The potential influence of Schirmer strip variables on dry eye disease characterisation, and on tear collection and analysis

Nery García-Porta, Aisling Mann*, Virginia Sáez-Martínez, Val Franklin, James S. Wolffsohn, Brian Tighe

*Corresponding author for this work

Research output: Contribution to journalArticle

Abstract

Purpose: The use of the Schirmer strips (SS) as a tool in the characterisation of dry eye disease, depends upon the quantitative assessment of tear production and constituents. The aim of this study was to ascertain the extent to which the properties of commercially available SS can vary and the way in which this baseline information may relate to their comparability in clinical use. Methods: Five SS were analysed: Clement Clarke®, TearFlo®, Bio Schirmer®, Omni Schirmer® and JingMing®. Various aspects of their physical appearance and physicochemical behaviour were measured, including size, weight, and thickness together with surface morphology (assessed by SEM) and aqueous uptake and release behaviour (including the influence of each strip on protein retention and eluent osmolarity). Results: All physical parameters varied between the strips studied for example the Clement Clark was the largest, thickest, and heaviest strip assessed in this study. SEM images showed that each of the SS had unique surface morphologies. Statistically significant differences among the strips were found for uptake (p = 0.001) and release volume (p = 0.014). Clement Clarke absorbed the highest volume over a fixed time period (23.8. ±. 1.6. μl) and Omni the lowest (19.3. ±. 0.5. μl). Clement Clarke showing the highest eluent osmolarity value (5.0. ±. 0.0. mOsm/L) and TearFlo the lowest (2.8. ±. 0.4. mOsm/L). Conclusion: The five strips investigated in this study indicate that there is no standardisation of commercial strips, despite the fact that the need for standardisation was recognised over fifty years ago. This study provides useful baseline information relating to SS comparability in clinical use.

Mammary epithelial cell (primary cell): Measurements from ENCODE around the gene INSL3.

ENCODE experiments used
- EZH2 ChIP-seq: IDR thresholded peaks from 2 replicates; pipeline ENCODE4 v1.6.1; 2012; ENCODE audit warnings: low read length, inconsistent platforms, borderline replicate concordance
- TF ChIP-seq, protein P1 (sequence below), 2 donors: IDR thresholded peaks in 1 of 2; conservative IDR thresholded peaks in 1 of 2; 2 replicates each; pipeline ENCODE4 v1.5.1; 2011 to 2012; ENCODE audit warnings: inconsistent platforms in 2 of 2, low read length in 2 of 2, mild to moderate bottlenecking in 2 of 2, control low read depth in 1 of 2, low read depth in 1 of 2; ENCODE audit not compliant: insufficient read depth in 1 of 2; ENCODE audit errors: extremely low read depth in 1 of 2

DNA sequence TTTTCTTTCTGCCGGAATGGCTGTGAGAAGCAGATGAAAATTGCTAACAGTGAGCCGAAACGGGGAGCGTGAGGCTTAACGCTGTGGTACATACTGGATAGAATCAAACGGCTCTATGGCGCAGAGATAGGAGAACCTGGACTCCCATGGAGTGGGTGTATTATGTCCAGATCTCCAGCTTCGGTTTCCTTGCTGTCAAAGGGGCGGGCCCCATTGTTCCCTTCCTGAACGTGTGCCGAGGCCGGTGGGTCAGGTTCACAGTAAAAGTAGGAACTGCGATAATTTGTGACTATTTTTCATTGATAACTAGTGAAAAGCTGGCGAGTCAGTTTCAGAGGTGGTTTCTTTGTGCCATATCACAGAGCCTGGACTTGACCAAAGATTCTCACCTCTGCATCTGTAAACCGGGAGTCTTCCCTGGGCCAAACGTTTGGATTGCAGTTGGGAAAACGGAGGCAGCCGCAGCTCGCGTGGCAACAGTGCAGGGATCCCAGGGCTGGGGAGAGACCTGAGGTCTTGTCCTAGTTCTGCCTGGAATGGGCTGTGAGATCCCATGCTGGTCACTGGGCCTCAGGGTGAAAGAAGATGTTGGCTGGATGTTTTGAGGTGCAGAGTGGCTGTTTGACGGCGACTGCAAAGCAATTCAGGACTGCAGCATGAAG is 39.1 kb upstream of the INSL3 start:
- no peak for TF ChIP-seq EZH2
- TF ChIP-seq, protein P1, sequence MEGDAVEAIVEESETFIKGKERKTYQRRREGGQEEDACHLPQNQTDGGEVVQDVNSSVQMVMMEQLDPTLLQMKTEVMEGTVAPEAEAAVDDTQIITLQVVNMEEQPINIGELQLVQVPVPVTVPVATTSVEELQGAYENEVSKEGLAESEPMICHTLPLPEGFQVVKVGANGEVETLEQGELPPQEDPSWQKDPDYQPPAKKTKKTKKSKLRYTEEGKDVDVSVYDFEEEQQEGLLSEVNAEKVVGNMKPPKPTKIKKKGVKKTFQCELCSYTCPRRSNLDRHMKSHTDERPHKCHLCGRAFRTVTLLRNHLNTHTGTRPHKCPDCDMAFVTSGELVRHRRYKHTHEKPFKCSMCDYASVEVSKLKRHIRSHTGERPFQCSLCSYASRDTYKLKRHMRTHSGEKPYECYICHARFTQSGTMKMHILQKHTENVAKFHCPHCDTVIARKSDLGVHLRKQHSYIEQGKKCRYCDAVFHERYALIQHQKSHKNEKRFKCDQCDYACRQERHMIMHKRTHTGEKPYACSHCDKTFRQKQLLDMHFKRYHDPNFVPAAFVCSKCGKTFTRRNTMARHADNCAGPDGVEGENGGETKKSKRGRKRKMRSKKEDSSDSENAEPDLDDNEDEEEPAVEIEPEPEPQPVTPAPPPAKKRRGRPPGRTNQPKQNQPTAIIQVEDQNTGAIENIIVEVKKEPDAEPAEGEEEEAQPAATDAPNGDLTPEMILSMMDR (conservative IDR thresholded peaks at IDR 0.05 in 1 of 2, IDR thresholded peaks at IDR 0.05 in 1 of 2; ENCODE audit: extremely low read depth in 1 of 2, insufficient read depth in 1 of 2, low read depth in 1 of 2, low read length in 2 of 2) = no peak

Original languageEnglish
Pages (from-to)47-53
JournalContact Lens and Anterior Eye
Volume41
Issue number1
Early online date23 Sep 2017
DOIs
Publication statusPublished - 1 Feb 2018

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Eye Diseases
Tears
Osmolar Concentration
Weights and Measures
Proteins

Bibliographical note

© 2017, Elsevier. Licensed under the Creative Commons Attribution-NonCommercial-NoDerivatives 4.0 International
http://creativecommons.org/licenses/by-nc-nd/4.0/.

Funding: partially supported by the Xunta de Galicia by a pre-doctoral grant of the Plan I2C 2011–2015 and by Fundación Barrié.

Keywords

  • Albumin uptake and release
  • Dry eye diagnosis
  • Schirmer strip characterisation
  • Tear flow measurement
  • Tear sampling

Cite this

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title = "The potential influence of Schirmer strip variables on dry eye disease characterisation, and on tear collection and analysis",
abstract = "Purpose: The use of the Schirmer strips (SS) as a tool in the characterisation of dry eye disease, depends upon the quantitative assessment of tear production and constituents. The aim of this study was to ascertain the extent to which the properties of commercially available SS can vary and the way in which this baseline information may relate to their comparability in clinical use. Methods: Five SS were analysed: Clement Clarke{\circledR}, TearFlo{\circledR}, Bio Schirmer{\circledR}, Omni Schirmer{\circledR} and JingMing{\circledR}. Various aspects of their physical appearance and physicochemical behaviour were measured, including size, weight, and thickness together with surface morphology (assessed by SEM) and aqueous uptake and release behaviour (including the influence of each strip on protein retention and eluent osmolarity). Results: All physical parameters varied between the strips studied for example the Clement Clark was the largest, thickest, and heaviest strip assessed in this study. SEM images showed that each of the SS had unique surface morphologies. Statistically significant differences among the strips were found for uptake (p = 0.001) and release volume (p = 0.014). Clement Clarke absorbed the highest volume over a fixed time period (23.8. ±. 1.6. μl) and Omni the lowest (19.3. ±. 0.5. μl). Clement Clarke showing the highest eluent osmolarity value (5.0. ±. 0.0. mOsm/L) and TearFlo the lowest (2.8. ±. 0.4. mOsm/L). Conclusion: The five strips investigated in this study indicate that there is no standardisation of commercial strips, despite the fact that the need for standardisation was recognised over fifty years ago. This study provides useful baseline information relating to SS comparability in clinical use.",
keywords = "Albumin uptake and release, Dry eye diagnosis, Schirmer strip characterisation, Tear flow measurement, Tear sampling",
author = "Nery Garc{\'i}a-Porta and Aisling Mann and Virginia S{\'a}ez-Mart{\'i}nez and Val Franklin and Wolffsohn, {James S.} and Brian Tighe",